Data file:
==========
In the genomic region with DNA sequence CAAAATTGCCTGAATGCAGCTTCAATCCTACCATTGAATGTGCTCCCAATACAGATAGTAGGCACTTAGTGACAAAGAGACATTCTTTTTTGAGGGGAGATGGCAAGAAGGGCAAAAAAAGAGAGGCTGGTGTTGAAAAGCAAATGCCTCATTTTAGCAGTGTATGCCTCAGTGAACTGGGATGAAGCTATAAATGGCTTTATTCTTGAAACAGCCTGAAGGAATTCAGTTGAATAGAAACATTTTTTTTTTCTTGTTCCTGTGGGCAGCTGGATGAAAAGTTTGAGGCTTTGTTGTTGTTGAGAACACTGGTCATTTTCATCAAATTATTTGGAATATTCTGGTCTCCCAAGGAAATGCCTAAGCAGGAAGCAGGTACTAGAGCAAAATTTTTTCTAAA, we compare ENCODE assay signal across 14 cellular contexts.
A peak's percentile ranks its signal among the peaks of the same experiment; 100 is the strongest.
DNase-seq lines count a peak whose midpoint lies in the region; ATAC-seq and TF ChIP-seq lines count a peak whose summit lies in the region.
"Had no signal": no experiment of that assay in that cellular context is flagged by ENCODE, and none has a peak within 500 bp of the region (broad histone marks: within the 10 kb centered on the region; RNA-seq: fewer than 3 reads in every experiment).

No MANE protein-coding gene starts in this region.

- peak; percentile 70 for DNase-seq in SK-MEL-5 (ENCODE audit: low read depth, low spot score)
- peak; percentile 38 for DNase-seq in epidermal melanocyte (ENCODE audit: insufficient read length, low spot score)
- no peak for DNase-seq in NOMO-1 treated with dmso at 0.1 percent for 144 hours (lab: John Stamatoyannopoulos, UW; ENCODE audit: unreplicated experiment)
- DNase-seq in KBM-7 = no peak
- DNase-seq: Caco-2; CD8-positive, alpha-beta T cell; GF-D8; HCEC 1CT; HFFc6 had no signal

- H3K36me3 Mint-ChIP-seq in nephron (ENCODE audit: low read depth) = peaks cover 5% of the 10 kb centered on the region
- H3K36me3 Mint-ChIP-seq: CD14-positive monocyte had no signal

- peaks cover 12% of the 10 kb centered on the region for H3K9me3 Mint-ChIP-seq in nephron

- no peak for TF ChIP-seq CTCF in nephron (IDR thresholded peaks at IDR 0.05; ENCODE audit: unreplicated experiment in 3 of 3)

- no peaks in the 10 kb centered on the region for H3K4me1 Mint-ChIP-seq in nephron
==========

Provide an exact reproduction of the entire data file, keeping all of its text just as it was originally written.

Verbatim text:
In the genomic region with DNA sequence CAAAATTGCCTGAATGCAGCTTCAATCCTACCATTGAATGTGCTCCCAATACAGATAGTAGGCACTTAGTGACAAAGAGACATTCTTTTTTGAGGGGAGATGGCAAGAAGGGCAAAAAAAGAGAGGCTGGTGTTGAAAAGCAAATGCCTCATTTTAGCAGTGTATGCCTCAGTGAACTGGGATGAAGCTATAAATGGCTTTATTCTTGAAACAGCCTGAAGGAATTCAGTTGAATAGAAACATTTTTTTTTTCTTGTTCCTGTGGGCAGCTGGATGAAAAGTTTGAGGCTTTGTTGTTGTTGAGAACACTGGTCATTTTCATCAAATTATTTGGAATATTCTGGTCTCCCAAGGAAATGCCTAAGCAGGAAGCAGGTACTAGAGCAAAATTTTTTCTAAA, we compare ENCODE assay signal across 14 cellular contexts.
A peak's percentile ranks its signal among the peaks of the same experiment; 100 is the strongest.
DNase-seq lines count a peak whose midpoint lies in the region; ATAC-seq and TF ChIP-seq lines count a peak whose summit lies in the region.
"Had no signal": no experiment of that assay in that cellular context is flagged by ENCODE, and none has a peak within 500 bp of the region (broad histone marks: within the 10 kb centered on the region; RNA-seq: fewer than 3 reads in every experiment).

No MANE protein-coding gene starts in this region.

- peak; percentile 70 for DNase-seq in SK-MEL-5 (ENCODE audit: low read depth, low spot score)
- peak; percentile 38 for DNase-seq in epidermal melanocyte (ENCODE audit: insufficient read length, low spot score)
- no peak for DNase-seq in NOMO-1 treated with dmso at 0.1 percent for 144 hours (lab: John Stamatoyannopoulos, UW; ENCODE audit: unreplicated experiment)
- DNase-seq in KBM-7 = no peak
- DNase-seq: Caco-2; CD8-positive, alpha-beta T cell; GF-D8; HCEC 1CT; HFFc6 had no signal

- H3K36me3 Mint-ChIP-seq in nephron (ENCODE audit: low read depth) = peaks cover 5% of the 10 kb centered on the region
- H3K36me3 Mint-ChIP-seq: CD14-positive monocyte had no signal

- peaks cover 12% of the 10 kb centered on the region for H3K9me3 Mint-ChIP-seq in nephron

- no peak for TF ChIP-seq CTCF in nephron (IDR thresholded peaks at IDR 0.05; ENCODE audit: unreplicated experiment in 3 of 3)

- no peaks in the 10 kb centered on the region for H3K4me1 Mint-ChIP-seq in nephron